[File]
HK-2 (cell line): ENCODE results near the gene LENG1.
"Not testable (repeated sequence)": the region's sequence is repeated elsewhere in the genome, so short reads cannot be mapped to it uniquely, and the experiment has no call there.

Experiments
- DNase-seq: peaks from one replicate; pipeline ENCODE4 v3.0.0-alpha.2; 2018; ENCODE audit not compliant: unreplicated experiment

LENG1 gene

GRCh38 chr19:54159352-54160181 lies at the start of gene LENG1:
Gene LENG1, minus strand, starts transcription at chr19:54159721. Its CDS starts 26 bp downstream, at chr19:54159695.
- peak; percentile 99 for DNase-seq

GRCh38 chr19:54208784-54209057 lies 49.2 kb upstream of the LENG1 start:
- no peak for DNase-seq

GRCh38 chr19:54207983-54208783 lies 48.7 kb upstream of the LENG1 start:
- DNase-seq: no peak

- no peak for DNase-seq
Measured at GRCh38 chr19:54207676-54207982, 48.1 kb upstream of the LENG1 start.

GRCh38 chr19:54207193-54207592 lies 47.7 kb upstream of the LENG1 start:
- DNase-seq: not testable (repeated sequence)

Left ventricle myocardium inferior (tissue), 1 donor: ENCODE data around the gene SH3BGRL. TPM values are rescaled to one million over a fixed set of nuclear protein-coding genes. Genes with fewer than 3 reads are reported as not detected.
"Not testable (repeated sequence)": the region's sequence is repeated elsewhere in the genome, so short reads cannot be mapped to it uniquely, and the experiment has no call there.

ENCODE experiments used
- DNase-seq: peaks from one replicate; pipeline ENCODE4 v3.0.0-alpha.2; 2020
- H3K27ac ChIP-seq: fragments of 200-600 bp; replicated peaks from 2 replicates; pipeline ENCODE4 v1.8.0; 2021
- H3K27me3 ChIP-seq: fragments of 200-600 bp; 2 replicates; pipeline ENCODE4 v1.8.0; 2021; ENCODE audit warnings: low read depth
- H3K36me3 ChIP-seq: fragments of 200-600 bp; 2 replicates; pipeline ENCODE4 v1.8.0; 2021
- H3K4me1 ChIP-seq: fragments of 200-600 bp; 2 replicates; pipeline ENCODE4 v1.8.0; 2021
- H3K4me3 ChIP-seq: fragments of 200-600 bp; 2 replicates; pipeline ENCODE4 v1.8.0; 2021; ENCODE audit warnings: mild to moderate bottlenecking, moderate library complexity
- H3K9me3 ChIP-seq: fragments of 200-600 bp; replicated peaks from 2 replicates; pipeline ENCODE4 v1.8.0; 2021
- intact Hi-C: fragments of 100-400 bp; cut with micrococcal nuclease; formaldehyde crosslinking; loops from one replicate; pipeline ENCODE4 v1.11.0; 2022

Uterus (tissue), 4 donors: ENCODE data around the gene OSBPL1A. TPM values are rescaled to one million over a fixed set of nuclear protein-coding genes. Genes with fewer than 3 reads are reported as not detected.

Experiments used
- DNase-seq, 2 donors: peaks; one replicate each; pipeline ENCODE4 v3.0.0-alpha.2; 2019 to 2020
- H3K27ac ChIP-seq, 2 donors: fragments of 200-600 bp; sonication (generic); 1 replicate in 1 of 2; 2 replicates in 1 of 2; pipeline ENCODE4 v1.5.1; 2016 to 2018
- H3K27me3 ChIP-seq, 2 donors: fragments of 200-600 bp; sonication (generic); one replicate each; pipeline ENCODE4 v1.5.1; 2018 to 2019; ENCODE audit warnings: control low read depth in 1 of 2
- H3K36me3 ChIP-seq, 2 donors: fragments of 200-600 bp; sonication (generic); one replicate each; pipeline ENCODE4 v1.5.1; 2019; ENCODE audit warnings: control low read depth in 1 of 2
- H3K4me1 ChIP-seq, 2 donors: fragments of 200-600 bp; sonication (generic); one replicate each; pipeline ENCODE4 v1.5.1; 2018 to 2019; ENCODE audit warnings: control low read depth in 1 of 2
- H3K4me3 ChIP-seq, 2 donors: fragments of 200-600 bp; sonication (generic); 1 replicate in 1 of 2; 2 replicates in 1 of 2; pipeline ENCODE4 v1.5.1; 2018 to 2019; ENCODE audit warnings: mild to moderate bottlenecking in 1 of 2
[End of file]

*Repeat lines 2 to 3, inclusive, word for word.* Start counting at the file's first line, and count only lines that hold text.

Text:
"Not testable (repeated sequence)": the region's sequence is repeated elsewhere in the genome, so short reads cannot be mapped to it uniquely, and the experiment has no call there.

Experiments